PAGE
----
It is not usually the case that you will find the same proof in my notes or the text. Definitions are key, I cannot emphasize this enough. I have provided a wealth of solved problems for your convenience. Some of those problems are a little more advanced than your homework, but there is something to learn in most everything I solved. If nothing else you can hunt for errors, there are likely many bonus points to be gleaned. I was pretty tired when I wrote them.

    Section # Extra Examples Due Date Assignment Description / Hints
    Sec. 1.1 math logic Jan. 16 2[b,h,k], 3h, 4[b,g,j](proof by truth table), 8[a,b], 9a, 10[c,e,i], 11a Propositions and Connectives, Proof by Truth Tables
    Sec. 1.2 math logic Jan. 23 4[b,c], 7, 9c, 10b Conditionals and Biconditionals
    Sec. 1.3 math logic Jan. 23 5[a,c,d,g,h,j], 7[a,b,c], 8a Quantifiers
    Sec. 1.4 math logic Jan. 23 5[a,e], 6[a,d], 7[f,g], 9a Basic Proof Methods I
    Sec. 1.5 math logic Jan. 30 2[a,c], 3[c,d], 6a, 7a Basic Proof Methods II
    Sec. 1.6 math logic Jan. 30 1[a,c], 2a, 5[b,d,f,g], 6[a,b,c], 7[d,e] Proofs Involving Quantifiers
    Sec. 2.1 Set Theory Feb. 6 4[g,h], 5[a,d], 8b, 11, 14 Set Concepts
    Sec. 2.2 Set Theory Feb. 6 1j, 2[f,h], 3[a,e,k], 4[a,b,c], 10[a,d,f], 13[a,b,c,d], 14[b,d], 16[c,e,g] Set Operations, focus on set equality
    Sec. 2.3 Set Theory Feb. 13 1[c,g,k], 6[a,b], 9 Indexed Families of Sets
    Sec. 2.4 Set Theory Feb. 13 8[a,d,e,m,n,u,t] Induction
    Sec. 2.5 Set Theory Feb. 13 2(use PCI), 5b, 6[b,d], 7, 9 Fibonacci numbers, Division Algorithm, WOP.
    Sec. 3.1 Relations Feb. 20 1a, 2, 5[a,b,c], 9[e,g], 12, 15 Relations
    Sec. 3.2 Relations Feb. 20 1[c,f,h], 2[a,c,h], 8, 9, 12a Equivalence Relations
    Sec. 3.3 Relations Feb. 20 2[a,b,c,d], 3a, 4, 7, 8b Partitions
    Test I . Feb. 24 Test I Chapters 1,2 and 3
    Sec. 4.1 Functions Mar. 6 1[b,f,h,i], 3[e,h,i], 4[b,e], 6[b,d], 11, 16c functions as relations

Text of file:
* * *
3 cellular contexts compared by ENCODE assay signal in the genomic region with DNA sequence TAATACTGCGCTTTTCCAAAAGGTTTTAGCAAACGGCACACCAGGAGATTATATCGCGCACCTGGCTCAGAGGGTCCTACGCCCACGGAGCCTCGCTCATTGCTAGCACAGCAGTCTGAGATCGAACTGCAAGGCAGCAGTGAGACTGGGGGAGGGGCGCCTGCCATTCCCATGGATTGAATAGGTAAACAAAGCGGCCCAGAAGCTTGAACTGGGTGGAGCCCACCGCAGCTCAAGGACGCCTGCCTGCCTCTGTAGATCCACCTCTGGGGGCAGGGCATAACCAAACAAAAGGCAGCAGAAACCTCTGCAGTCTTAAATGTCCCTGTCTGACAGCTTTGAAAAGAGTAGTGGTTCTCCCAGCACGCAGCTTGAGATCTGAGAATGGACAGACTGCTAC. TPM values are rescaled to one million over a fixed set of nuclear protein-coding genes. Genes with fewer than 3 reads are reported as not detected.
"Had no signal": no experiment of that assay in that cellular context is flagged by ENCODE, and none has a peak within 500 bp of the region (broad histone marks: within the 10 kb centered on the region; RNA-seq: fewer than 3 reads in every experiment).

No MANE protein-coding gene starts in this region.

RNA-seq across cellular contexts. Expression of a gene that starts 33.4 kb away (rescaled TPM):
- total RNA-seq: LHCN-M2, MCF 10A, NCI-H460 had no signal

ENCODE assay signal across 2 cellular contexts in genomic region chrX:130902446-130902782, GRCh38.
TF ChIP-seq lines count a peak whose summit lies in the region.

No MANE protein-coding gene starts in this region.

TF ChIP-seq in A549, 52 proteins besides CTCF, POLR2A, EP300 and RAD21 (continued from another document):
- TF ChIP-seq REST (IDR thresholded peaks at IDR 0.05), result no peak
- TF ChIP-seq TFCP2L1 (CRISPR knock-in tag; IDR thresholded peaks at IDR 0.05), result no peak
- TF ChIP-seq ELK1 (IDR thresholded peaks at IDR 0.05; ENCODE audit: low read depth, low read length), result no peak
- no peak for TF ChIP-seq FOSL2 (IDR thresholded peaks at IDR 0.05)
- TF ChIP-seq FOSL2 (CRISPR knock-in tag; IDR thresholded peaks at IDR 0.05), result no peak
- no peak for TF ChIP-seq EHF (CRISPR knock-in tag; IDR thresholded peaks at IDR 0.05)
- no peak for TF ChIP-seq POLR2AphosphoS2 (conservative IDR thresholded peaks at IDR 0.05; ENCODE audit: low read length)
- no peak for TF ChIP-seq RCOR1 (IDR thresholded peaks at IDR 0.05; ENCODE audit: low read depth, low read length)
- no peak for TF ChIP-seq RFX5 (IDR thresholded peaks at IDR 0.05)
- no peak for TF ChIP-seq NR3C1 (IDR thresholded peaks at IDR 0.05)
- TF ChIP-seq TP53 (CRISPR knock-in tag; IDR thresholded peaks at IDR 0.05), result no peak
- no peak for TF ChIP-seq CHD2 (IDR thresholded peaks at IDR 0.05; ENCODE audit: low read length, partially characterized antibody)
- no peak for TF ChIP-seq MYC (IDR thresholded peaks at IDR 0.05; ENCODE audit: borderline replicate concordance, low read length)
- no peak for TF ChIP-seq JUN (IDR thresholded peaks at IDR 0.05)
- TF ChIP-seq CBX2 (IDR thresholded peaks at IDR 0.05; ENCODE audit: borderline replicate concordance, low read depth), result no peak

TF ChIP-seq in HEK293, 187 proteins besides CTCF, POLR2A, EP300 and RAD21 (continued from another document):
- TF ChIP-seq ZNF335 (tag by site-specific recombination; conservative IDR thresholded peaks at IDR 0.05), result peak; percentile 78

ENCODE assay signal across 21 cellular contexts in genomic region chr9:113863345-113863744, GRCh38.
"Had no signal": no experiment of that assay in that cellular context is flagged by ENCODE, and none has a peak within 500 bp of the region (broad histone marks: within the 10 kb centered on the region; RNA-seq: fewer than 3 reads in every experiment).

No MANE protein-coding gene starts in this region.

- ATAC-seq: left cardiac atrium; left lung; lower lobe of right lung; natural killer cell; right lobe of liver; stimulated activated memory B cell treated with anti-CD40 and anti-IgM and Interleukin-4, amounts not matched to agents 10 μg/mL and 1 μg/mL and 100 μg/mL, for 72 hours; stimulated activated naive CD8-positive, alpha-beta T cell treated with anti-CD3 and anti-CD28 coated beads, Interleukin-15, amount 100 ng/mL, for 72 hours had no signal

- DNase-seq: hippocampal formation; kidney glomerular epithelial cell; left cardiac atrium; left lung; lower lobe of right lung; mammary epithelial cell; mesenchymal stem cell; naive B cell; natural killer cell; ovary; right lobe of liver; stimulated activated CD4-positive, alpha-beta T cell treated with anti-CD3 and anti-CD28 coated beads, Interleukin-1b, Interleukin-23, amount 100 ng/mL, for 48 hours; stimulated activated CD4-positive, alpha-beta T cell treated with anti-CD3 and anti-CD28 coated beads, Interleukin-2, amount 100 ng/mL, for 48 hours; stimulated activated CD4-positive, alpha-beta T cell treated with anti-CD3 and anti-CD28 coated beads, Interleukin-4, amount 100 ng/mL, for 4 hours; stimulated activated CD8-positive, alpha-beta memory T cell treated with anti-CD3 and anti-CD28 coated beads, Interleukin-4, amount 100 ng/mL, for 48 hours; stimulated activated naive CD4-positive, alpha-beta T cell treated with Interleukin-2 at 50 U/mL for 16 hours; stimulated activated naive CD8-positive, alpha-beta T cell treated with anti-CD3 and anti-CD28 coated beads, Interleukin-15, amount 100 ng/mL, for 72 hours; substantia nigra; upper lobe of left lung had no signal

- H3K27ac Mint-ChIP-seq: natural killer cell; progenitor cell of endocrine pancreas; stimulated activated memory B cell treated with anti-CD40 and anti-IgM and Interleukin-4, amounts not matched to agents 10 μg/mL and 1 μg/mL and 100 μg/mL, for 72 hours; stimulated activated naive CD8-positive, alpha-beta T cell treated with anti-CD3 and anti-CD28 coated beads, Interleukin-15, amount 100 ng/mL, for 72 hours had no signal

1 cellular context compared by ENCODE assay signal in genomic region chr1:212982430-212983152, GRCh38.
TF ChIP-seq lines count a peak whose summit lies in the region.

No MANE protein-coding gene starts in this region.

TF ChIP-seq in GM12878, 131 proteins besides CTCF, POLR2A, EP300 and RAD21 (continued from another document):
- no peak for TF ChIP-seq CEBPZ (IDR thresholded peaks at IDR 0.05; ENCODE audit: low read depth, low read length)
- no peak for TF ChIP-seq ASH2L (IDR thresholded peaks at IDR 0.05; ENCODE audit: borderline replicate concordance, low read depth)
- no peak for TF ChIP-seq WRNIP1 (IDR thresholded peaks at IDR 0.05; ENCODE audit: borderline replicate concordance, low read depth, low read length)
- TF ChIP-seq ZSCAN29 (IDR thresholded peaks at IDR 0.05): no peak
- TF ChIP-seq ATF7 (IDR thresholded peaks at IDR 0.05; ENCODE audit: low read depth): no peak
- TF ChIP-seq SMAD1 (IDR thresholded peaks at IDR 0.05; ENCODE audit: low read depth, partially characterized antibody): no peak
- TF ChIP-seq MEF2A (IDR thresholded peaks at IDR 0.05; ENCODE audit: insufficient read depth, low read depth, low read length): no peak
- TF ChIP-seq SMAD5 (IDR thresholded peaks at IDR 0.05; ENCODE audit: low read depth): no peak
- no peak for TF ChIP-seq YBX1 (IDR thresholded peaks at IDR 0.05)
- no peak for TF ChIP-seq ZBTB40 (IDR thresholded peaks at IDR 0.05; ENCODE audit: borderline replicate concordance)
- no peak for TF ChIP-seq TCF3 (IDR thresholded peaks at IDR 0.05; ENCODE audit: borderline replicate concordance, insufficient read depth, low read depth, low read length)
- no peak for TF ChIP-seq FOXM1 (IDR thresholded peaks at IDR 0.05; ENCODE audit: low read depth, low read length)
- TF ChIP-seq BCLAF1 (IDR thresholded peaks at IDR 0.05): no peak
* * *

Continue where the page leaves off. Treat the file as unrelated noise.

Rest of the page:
Sec. 4.2 Functions Mar. 6 1[b,d,f], 3[a,e,g,i], 4, 5, 6, 7c(many correct answers), 12[b,d], 16b, 18 constructions of functions
    Sec. 4.3 Functions Mar. 6 1[a,b,c,h,j], 2[a,b,c,h,j], 4, 5, 8[a,b,c,d,e,f] one-one and onto
    Event . Mar. 9-13 Spring Break The "Holidays"
    Sec. 4.4 Functions Mar. 20 2[a,b,c,e], 8[b,c], 11, 14a, 16, 18 images of sets
    Sec. 5.1 Cardinality Mar. 27 1, 4, 5[d,g], 6b, 14, 17 Equivalent Sets
    Sec. 5.2 Cardinality Mar. 27 1[a,d,h], 2a, 2f, 5[a,b,c,e,g], 9, 11 Infinite Sets
    Sec. 5.3 Cardinality . no homework, however, will likely cover Theorems of this section in class Countable Sets
    Sec. 5.4 Cardinality Mar. 27 7, 8[b,c] Ordering of Cardinal Numbers
    Sec. 6.1 Algebra Apr. 3 4[a,b,d,e,f,g,h,i], 7[a,b], 14[b,d], 15[a,b,c,d,f] Algebraic Structures
    Sec. 6.2 Algebra Apr. 3 3, 6[a,b,d], 7, 8[a,c,d], 9a, 10, 13, 17, 18[a,d] Groups
    Sec. 6.3 Algebra Apr. 10 6, 7[a,b], 9b, 17, 18a Subgroups
    Sec. 6.4 Algebra Apr. 10 3, 7[a,b], 19, 21 Operation Preserving Maps
    Sec. 6.5 Algebra Apr. 10 1[b,c,e], 2, 5, 7[a,c], 14 rings and fields
    Event . Apr. 13 . Easter Break
    . Test 2 Review Apr. 14 select problems Review For Test 2
    Test II . Apr. 16 Test II Chapters 4,5 and 6
    . Proof Day I Apr. 21 Proof Presentations (10 minute) Proof Day I
    . Proof Day II Apr. 23 Proof Presentations (10 minute) Proof Day II
    . Final Review Apr. 28 . Review For Final
    Final . at official date at official time comprehensive

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    Last Modified: 4-30-09